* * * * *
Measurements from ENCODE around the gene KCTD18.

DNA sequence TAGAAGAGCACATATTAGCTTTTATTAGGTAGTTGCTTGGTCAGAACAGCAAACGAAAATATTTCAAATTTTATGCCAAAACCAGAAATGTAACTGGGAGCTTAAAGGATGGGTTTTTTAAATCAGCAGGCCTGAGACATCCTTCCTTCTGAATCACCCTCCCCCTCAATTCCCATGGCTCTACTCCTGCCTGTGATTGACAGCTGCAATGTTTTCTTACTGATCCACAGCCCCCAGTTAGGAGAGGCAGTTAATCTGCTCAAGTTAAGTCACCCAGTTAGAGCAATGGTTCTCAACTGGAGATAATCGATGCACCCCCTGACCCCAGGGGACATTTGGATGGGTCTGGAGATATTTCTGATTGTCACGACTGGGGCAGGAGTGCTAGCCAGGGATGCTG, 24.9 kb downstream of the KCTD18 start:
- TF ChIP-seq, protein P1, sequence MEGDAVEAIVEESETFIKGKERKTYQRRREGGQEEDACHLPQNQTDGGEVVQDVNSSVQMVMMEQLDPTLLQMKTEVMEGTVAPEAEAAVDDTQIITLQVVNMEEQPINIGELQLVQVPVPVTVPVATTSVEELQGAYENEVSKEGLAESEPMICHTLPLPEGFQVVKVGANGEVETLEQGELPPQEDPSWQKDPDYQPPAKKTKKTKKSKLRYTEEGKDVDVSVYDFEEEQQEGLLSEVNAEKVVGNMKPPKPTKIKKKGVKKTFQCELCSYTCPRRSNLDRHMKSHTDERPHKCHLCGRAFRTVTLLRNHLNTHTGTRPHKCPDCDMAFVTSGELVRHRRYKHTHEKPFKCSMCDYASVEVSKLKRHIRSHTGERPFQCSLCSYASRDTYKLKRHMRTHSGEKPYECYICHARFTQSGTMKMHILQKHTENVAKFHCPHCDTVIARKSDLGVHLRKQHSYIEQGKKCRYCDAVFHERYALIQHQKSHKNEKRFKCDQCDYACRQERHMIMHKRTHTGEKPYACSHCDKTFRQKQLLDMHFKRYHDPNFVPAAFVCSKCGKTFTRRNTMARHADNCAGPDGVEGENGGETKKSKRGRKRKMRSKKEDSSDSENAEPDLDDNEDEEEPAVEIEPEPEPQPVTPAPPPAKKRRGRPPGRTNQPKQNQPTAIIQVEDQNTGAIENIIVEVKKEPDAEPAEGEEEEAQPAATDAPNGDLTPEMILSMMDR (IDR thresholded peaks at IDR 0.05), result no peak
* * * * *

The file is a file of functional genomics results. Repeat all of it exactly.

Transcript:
Measurements from ENCODE around the gene KCTD18.

DNA sequence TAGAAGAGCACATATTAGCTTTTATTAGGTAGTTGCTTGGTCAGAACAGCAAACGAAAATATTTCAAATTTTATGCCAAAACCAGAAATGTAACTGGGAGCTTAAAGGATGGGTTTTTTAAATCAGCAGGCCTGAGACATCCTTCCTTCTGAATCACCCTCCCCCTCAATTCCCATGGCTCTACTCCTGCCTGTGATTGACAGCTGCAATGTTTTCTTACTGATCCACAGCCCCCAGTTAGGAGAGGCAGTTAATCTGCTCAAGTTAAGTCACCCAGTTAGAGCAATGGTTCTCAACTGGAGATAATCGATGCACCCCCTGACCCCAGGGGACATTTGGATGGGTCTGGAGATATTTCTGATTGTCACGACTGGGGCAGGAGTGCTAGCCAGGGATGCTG, 24.9 kb downstream of the KCTD18 start:
- TF ChIP-seq, protein P1, sequence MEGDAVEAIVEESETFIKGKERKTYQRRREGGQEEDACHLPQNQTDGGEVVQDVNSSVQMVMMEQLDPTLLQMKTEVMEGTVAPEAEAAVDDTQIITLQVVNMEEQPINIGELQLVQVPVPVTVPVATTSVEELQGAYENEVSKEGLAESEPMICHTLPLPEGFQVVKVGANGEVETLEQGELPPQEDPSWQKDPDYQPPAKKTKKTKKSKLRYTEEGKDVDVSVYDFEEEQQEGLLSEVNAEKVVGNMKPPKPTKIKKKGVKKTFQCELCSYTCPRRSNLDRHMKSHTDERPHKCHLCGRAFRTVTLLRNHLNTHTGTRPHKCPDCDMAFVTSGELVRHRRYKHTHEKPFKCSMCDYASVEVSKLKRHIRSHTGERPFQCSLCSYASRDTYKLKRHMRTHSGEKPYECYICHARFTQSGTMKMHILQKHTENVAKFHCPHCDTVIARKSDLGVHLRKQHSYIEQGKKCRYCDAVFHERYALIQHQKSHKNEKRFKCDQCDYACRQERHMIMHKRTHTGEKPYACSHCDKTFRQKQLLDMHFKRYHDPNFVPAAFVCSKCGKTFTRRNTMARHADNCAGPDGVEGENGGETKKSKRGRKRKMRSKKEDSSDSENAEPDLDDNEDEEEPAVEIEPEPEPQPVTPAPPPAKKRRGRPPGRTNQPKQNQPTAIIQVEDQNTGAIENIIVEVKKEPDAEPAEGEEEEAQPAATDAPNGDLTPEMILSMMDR (IDR thresholded peaks at IDR 0.05), result no peak